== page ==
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Business

German Business Looks to Life After Schröder

Executives, once charmed by Chancellor Schröder, are hungry for political and economic change with the promise of early polls. But the opposition conservatives remain cagey about their plans for the sputtering economy.

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The love-affair's over

In a survey of 22,000 firms conducted by the German Board of Trade and Industry, 58 percent said they thought the overall business situation would improve after the poll, which is expected to be held in September and which the conservatives look set to win.

Germany's leading stock market index, the DAX, has soared too at the possibility of regime change in Berlin. The index, which comprises the 30 leading stocks listed on the Frankfurt Stock Exchange, has jumped five percent since Schröder, a Social Democrat, said last month he would seek early general elections.

Deutsche Bank

Deutsche Bank

Most of the big banks expect the trend to continue. The sunnier outlook is based "on the hope that a new government will chart a clear course for reform," Rolf Schneider, chief economist at the Dresdner Bank, said. With five million unemployed, tepid economic growth and sickly public finances, Germany's erstwhile reputation as Europe's economic powerhouse seems a distant dream.

Conservatives vacillate on toughness of reform

But, if business executives were hoping for strong words and a clearer sense of direction from the more business-friendly conservative opposition Christian Democrats (CDU) and the Christian Social Union (CSU) with tough-talking Angela Merkel, as their joint candidate for chancellor, they may have to wait a while.

"The CDU/CSU are just full of contradictions at the moment," said Rüdiger Pohl, an economist at Halle University.

Bildergalerie Angela Merkel Bild5

Angela Merkel

Indeed, the CDU/CSU have made few concrete economic proposals for fear of alienating voters while they are riding high in the opinion polls. Merkel has even overtaken Chancellor Schröder in popularity ratings.

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The CDU looks set to pursue and probably even sharpen the unpopular reforms of the welfare state -- a legacy of postwar reconstruction and the economic miracle -- begun by the present government if it wins. It plans to unveil its election platform next month and many political observers expect it to remain vague as long as possible, although some initial proposals have surfaced.

Montagsdemonstration in Dresden

Demonstration in Germany against cuts in social reforms and loosening of labor laws

These include making the labour market more "flexible" -- shorthand for loosening Germany's iron-clad protections for employees, lowering taxes, shoring up the health system to stabilise contributions, and driving down employers' costs.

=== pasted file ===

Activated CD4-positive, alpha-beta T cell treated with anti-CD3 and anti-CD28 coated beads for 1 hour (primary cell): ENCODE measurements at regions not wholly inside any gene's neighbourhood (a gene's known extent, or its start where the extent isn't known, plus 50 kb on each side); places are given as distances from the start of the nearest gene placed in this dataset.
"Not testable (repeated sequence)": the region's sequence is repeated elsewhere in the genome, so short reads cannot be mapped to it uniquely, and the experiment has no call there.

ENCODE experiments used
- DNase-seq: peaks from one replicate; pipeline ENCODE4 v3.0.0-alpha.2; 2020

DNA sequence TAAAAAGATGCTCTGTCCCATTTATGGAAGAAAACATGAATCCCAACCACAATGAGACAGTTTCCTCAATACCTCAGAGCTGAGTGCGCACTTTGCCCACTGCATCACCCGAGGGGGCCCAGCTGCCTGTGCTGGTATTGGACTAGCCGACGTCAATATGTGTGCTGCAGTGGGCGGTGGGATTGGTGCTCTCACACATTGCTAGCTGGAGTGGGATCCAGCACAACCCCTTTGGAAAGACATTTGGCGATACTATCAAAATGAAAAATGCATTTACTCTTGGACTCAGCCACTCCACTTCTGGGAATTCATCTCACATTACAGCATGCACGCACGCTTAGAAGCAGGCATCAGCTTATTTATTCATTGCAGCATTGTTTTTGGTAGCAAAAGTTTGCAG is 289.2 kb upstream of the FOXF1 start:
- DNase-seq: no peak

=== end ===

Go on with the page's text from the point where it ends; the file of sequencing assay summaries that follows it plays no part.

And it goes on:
To compensate and fill the tills, tough measures are envisaged with the plugging of tax loopholes and a rise in the basic rate of Value Added Tax from 16 to 18 per cent. This remains controversial given its feared impact on already anaemic domestic consumption but is widely backed by all the major parties.

The CDU/CSU bloc has been spurred on by the liberal Free Democrats, their probable coalition partners, who are demanding political reforms including lifting limits on corporate layoffs.

Merkel's party prefers to proceed more cautiously -- at least in its rhetoric -- to avoid scaring the electorate. She is of two minds about completely overhauling the system of co-determination, the process whereby decisions are made jointly by management and workers. It is a foundation stone of German-style capitalism but a number of employers say it acts as a brake on the creation of new jobs.

Merkel envisages a more flexible system where compromise still has an important role to play, but details remain sketchy.

As for the subject of lower taxes, the party is also keeping its lips sealed. "There will be room for manoeuvre only when the German economy grows more than it is doing at present," CDU premier of the western state of Hesse, Roland Koch, told business daily Handelsblatt this month.

Same strategy as always?

It was not so long ago that Schröder, nicknamed "the bosses' comrade" won applause from Germany's boardrooms.

But economic stagnation, dithering over the pursuit of reform and a flirt by leading Social Democrats with class-war rhetoric to re-galvanise its supporters have led the business community to start looking to an alternative.

For analysts, though, there is reason to fear more of the same. "A new government will carry out some reforms but they will only be small measures and, at the end of the day, it will be the same strategy as the past few years," Pohl said.

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